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The Bible:
What Did the Biblical Writers Know & When Did They Know It?

Book by William G. Dever

Review by Dr. Stephen C. Meyers

Chapter 1: The Bible as History

William Dever is upset about the attacks on the Bible by the minimalists or revisionists who say the history about ancient Israel are myths. Dever says that the search for "the historical Israel" almost exactly parallels the search for "the historical Jesus" (p.3).

This all started when Philip R. Davies wrote In Search of Ancient Israel in 1992. Davies proclaimed there was no ancient Israel. It was all made up by later writers during the Persian-Hellenistic era. A small vocal group of mainly European scholars have been pushing this new view of ancient Israel. Besides Davies, the other main leaders are Thomas L. Thompson, Keith W. Whitelam, Niels Peter Lemche, and Israel Finkelstein. Dever calls this nihilism, the denial of any real knowledge or truth.

In his book Dever puts forth the archaeological evidence to show how wrong these revisionists are. 


The first English critical study of historiography dealing with ancient Israel was In Search of History by John Van Seters in 1983. In 1988 Baruch Halpern wrote The First Historians: The Hebrew Bible and History. 

Dever states, "the revisionists have a point: it is no longer possible simply to read the Hebrew Bible at face value as 'history.' The Bible is, rather, a series of theological reflections by later Israel on its past experience, not a 'history of Israel.' Yet the fact does not mean that there is no history to be gleaned from the literature" (p.10).

Early archaeology wanted to prove the Bible was true, but by the 1980's "many of the 'central events' as narrated in the Hebrew Bible turned out not to be historically verifiable (i.e., not 'true') at all" (p.21). 

Chapter 2: Current School of Revisionists

In this chapter Dever discusses deconstructionism and the leaders of this postmodern ideology. Deconstructionism believes that the Biblical texts have no intrinsic meaning that is recoverable.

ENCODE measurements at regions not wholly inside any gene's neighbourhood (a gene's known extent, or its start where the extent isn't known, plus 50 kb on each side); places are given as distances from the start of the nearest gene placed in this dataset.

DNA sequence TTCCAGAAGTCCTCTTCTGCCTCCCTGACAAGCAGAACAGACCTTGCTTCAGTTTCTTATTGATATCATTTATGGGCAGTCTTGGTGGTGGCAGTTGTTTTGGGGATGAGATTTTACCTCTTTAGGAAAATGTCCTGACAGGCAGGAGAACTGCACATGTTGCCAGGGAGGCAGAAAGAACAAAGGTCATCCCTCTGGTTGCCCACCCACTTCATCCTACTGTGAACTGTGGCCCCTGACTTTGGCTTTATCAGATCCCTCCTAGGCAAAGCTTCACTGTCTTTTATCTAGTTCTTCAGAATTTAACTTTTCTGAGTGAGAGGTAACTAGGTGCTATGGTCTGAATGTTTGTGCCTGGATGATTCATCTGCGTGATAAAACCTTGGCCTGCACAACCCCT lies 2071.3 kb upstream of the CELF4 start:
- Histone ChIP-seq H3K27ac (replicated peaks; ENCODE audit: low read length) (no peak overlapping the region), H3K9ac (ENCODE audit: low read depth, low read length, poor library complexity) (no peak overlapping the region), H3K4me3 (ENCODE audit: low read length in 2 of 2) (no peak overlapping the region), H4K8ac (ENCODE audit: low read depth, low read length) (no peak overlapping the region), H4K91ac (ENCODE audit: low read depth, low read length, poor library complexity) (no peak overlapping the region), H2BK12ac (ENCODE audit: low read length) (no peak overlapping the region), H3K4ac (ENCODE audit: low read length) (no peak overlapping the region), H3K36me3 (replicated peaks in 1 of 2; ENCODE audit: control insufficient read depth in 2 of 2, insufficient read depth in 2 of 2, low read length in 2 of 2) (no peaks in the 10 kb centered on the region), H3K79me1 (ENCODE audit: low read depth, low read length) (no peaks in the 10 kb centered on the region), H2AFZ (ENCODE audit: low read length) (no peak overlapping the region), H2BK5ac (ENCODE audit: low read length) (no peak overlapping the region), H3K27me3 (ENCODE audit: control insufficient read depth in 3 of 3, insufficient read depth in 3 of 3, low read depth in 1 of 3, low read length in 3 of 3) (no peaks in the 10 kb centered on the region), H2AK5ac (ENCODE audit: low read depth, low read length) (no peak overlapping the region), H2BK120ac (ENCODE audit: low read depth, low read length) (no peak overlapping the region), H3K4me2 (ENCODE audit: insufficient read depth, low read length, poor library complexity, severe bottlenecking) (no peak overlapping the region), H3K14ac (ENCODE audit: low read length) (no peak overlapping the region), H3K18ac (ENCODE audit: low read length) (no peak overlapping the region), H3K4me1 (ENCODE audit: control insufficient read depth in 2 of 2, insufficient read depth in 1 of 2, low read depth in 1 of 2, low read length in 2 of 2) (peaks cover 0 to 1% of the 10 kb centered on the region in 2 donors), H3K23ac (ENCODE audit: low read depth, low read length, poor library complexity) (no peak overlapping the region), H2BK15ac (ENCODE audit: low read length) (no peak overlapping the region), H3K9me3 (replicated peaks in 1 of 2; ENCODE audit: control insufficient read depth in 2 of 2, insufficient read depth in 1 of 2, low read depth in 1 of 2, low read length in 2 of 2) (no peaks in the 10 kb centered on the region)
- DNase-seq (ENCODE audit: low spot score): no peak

Philip R. Davies

This controversy started when Davies wrote In Search of Ancient Israel in 1992. Dever charges that Davies ignores all the archaeological evidence. Davies attempts to discredit the Tel Dan inscription about the "house of David." Davies claims the Hezekiah tunnel inscription is only from the 2nd century BC. Dever states, "Davies is largely reacting against what may be his own Fundamentalist background" (p.30). 

Thomas L. Thompson

In 1974 Thompson wrote The Historicity of the Patriarchal Narratives which attacks the historicity of Patriarchs of Genesis. In Thompson's latest book The Mythic Past: Biblical Archaeology and the Myth of Israel (1999), he claims: (1) Our Bible is only a Hellenistic Bible like the Dead Sea Scrolls. (2) The Bible's Israel is a literary fiction. (3) There was never a united kingdom of Israel, and no preexilic prophets. (4) The Mesha Stele does not refer to a historical Israelite king. (5) The core of Biblical traditions are philosophical not religious. (6) Israelite ethnicity is fiction. (7) "Gods are created, but the true God is unknown" (8) The Biblical text does not speak to us (p.32).

Thompson claims that Dever went to Gezer in 1967 to deliberately find a Solomonic city gate by pulling large stones out of context and rolling down the hill, and pottery discrepancies were discarded. Dever denies this (p.33). 

Keith W. Whitelam

Whitelam is a revisionist of the University of Stirling. His latest book is The Invention of Ancient Israel: The Silencing of Palestinian History (1996). Whitelam claims there is a conspiracy by American and Israeli archaeologists to deprive modern Palestinians of their history (p.35). Whitelam charges Israel Finkelstein with creating a early Israel to validate modern Israeli claims to the West Bank (Ibid). Dever denies this, and claims Whitelam's statements border on anti-Semitism. 

Whitelam appeals to archaeology, but has no experience in fieldwork. He has to rely on second hand knowledge. 

Niels Peter Lemche

Lemche is of the University of Copenhagen. His latest book is The Israelites in History and Tradition (1999). He sees the United Kingdom as invented. He believes that the Bible was written during the Persian period. The Bible is seen as literature not history. 

Israel Finkelstein 

Finkelstein is of Tel Aviv University. Finkelstein's own work The Archaeology of the Israelite Settlement (1988) has caused much of the debate about Israelite origins. His survey revealed only 300 small settlements of the late 13th-12th/11th century BC mainly in the hill country of Israel. As a result of this data and many subsequent publications, "all archaeologists and virtually all biblical scholars have abandoned the older conquest model, or even 'peaceful infiltration' and peasants' revolt models, for 'indigenous origins' and/or 'symbiosis' models in attempting to explain the emergence of early Israel in Canaan (p.41).